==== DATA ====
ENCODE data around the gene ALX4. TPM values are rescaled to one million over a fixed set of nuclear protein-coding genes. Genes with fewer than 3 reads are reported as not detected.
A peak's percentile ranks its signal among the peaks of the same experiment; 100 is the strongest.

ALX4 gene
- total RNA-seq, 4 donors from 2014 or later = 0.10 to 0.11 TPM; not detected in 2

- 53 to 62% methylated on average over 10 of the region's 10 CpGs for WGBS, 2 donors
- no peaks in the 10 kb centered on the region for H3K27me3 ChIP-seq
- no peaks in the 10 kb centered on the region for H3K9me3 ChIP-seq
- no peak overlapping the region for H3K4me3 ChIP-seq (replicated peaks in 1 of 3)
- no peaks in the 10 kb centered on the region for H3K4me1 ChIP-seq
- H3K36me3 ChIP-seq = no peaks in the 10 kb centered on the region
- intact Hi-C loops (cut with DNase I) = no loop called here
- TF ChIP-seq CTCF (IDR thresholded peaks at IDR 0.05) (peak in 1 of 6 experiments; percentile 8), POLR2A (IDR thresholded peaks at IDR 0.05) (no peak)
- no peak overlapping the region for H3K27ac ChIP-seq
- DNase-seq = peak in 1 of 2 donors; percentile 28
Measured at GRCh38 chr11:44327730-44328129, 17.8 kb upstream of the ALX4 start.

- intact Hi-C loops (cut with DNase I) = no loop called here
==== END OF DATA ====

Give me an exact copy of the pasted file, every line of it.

ENCODE data around the gene ALX4. TPM values are rescaled to one million over a fixed set of nuclear protein-coding genes. Genes with fewer than 3 reads are reported as not detected.
A peak's percentile ranks its signal among the peaks of the same experiment; 100 is the strongest.

ALX4 gene
- total RNA-seq, 4 donors from 2014 or later = 0.10 to 0.11 TPM; not detected in 2

- 53 to 62% methylated on average over 10 of the region's 10 CpGs for WGBS, 2 donors
- no peaks in the 10 kb centered on the region for H3K27me3 ChIP-seq
- no peaks in the 10 kb centered on the region for H3K9me3 ChIP-seq
- no peak overlapping the region for H3K4me3 ChIP-seq (replicated peaks in 1 of 3)
- no peaks in the 10 kb centered on the region for H3K4me1 ChIP-seq
- H3K36me3 ChIP-seq = no peaks in the 10 kb centered on the region
- intact Hi-C loops (cut with DNase I) = no loop called here
- TF ChIP-seq CTCF (IDR thresholded peaks at IDR 0.05) (peak in 1 of 6 experiments; percentile 8), POLR2A (IDR thresholded peaks at IDR 0.05) (no peak)
- no peak overlapping the region for H3K27ac ChIP-seq
- DNase-seq = peak in 1 of 2 donors; percentile 28
Measured at GRCh38 chr11:44327730-44328129, 17.8 kb upstream of the ALX4 start.

- intact Hi-C loops (cut with DNase I) = no loop called here